How can we tell...
We cant see what results or performance you are getting.
We cant see how your system is set up.
We dont know whatgraphic card you have installed or intend to buy.
We do know an I5 is generally of lesser performance than an I7 though.
Just remember that your results from PPBM5.com should be compared to other users with comparable hardware, as well as the same version of Premiere Pro (CS6 can be slower than previous versions).
It isn't the score that matters. What you want to know is, are you getting the same results as other people. That should tell you if you have it configured correctly. If yours is slower, there are many possible reasons.
Thanks so much for the replies. Yes, benchmark tests would be more beneficial. Ran the PPBM test and got:
But can't figure out what they mean ... are they the times for each render?
Also attached a Geekbench score with numbers that seem awfully low:
Wondering if I have screwed up somewhere...
You should submit your results and you will see your score to compare with others. However, if I am reading those numbers correctly, they are horrible for a PC bought in the last year. Your disk speed is a huge bottleneck. To heck with SSD. You need decent 7200 rpm drives. And more than one drive.
Editing 4K on that PC would initiate suicidal thoughts in me, I don't know about you.
I have received your submission, but am unclear what the correct figures are.
In your post you said 125, 144, 114 and 60. In your submission the figures are 121, 149, 362 and 60. Especially the 114 versus 362 is worrisome. What happened on your system to give these widely different results?
Your Geekbench score of 11380 is pretty much in line with other i7-3770 CPU's, which show 11436 as the average score. For comparison, I did the same Geekbench test and came up with:
Or with the 64-bit version:
With CS6 and your video card, there is one thing that stands out and that is your H.264 test, which is heavily dependent on CPU efficiency. Whether the score is 114 or 362 makes a huge difference. With 114, it is a meager result, with 362 it is disastrously bad. It can indicate that there are a number of background processes and services running that steal CPU cycles during the test.
What have you done to tune your system? Turned off indexing and compression on both disks, turned off Aero, removed the Sidebar, MSN, disabled all Apple processes like mDNSResponder, iTunes, etc. Killed jusched.exe and similar stuff? Disabled services not needed in line with BlackViper suggestions?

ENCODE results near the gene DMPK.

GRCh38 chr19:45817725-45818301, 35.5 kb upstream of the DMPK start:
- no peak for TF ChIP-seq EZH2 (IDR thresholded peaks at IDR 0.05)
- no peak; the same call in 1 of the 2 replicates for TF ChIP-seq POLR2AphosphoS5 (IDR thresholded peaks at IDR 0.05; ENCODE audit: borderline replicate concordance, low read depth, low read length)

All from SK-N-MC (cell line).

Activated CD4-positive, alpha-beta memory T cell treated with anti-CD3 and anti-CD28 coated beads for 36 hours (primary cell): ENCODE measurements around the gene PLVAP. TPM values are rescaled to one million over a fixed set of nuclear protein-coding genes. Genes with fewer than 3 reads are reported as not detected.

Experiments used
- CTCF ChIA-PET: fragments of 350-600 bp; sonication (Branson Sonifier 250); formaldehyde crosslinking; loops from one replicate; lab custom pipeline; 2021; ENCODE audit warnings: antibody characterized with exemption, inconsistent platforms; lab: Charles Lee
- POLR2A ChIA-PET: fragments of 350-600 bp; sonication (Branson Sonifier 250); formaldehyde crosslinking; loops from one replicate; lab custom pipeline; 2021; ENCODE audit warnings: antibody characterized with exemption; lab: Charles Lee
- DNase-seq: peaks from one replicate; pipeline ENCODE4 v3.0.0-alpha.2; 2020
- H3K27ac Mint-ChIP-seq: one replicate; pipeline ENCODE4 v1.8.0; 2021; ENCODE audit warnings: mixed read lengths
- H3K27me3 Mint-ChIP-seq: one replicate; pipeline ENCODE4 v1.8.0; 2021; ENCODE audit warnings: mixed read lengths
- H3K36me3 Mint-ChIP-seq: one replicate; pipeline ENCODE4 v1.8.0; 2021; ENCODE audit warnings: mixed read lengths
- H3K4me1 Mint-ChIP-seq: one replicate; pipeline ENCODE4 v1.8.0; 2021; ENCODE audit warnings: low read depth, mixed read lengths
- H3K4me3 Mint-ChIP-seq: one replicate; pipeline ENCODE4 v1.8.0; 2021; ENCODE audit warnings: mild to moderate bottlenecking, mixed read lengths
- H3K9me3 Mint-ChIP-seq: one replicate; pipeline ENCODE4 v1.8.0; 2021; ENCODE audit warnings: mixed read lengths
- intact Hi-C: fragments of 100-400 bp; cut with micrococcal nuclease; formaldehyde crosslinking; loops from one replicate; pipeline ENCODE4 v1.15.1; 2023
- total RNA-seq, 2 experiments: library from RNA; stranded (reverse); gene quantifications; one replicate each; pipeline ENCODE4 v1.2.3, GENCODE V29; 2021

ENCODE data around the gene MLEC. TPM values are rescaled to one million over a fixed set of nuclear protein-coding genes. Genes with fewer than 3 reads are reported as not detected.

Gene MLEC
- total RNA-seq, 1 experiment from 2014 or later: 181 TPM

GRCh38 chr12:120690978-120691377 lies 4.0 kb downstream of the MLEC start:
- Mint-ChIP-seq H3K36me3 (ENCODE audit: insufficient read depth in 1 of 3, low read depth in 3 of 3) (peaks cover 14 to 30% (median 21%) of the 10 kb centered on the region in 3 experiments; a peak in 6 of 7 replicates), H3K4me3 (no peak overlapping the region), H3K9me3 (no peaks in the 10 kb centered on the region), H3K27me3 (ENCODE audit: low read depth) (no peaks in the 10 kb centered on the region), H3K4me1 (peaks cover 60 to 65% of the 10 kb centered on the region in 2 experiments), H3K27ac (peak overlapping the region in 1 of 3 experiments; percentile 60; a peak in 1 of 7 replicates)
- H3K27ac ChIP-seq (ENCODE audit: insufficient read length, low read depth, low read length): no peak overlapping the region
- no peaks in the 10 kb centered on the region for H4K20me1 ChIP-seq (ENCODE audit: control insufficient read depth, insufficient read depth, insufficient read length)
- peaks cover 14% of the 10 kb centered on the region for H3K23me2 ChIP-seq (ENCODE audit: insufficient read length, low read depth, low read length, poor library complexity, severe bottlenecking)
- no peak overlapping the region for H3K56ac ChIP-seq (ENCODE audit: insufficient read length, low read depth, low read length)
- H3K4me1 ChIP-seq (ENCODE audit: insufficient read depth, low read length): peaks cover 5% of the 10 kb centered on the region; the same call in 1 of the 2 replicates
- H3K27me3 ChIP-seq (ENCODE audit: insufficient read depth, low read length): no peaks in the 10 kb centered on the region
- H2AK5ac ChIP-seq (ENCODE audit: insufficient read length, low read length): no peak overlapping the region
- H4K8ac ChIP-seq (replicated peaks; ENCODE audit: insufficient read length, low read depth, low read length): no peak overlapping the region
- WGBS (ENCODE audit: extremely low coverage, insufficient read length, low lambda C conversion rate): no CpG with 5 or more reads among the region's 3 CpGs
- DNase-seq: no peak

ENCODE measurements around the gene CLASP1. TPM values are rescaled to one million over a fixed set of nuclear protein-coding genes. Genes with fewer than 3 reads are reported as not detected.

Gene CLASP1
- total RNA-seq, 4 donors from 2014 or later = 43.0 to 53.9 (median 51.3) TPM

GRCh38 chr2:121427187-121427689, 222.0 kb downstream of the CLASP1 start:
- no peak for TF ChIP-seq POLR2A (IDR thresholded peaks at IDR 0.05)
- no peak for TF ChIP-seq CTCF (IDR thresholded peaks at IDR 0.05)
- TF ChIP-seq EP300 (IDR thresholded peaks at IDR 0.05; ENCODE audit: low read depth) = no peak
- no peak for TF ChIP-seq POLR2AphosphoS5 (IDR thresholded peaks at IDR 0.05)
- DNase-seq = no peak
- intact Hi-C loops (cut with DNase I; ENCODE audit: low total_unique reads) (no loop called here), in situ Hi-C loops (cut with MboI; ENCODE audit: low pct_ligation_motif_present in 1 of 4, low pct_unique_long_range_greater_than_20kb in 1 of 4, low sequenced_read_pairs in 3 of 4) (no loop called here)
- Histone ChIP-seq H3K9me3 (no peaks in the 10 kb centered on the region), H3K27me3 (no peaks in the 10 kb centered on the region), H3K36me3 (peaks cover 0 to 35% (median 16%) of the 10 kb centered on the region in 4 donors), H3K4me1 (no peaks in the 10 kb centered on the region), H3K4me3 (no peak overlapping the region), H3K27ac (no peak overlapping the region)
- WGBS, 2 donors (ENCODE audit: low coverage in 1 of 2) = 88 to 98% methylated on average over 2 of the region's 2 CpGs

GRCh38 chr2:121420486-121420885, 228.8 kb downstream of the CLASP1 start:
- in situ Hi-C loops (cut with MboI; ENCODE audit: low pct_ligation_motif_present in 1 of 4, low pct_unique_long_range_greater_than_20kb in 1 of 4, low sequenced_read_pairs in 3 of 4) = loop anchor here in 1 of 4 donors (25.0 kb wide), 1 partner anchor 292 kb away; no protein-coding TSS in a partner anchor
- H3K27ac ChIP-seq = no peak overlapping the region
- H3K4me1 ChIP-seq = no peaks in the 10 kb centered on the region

Please let me know what changed your scores so dramatically and which figures are the accurate ones to enter into the database.
[moved to hardware forum]
Did you completely uninstall all of the drivers from your old AMD installation before you switched motherboards? (Or better still, completely wipe out your Windows drive and reinstall Windows from scratch?) You see, the incompatible motherboard drivers might have caused conflicts with your new Intel-based system.
In addition, I assume that you are using a non-CUDA GPU (which cannot utilize MPE GPU acceleration at all whatsoever, and thus permanently locks Premiere Pro to the software-only mode).
With that Radeon HD 4670 and old-generation disks not in RAID, no wonder why you got relatively poor performance scores all around, even at 114 seconds in the H.264 Blu-ray encoding test. But with that 362-second H.264 score that's officially on the PPBM5 list, there is a huge bottleneck somewhere in that configuration.
Thanks for the advice folks. I found that I had improperly installed my RAM sticks for dual-channel access. I apologize for being an imbicile -- and not reading my manual thoroughly.
After turning off many background processes and rearranging my RAM, here's the scores I came up with: 119,133,108,60.
Considering old video card and older non-raid disks not in RAID, are these numbers ok?
Hopefully here in a couple months I'll be able to afford SSD and some insane video card, I just want to be sure this CPU/Mobo/ram combo forms a good basis for a new video editor (dslr/non-4k).
I'll modify your data tomorrow.
That's about what is expected given the non-MPE-capable GPU and the slow-ish disks. A total of 420 seconds, with an RPI close to 8 if not over.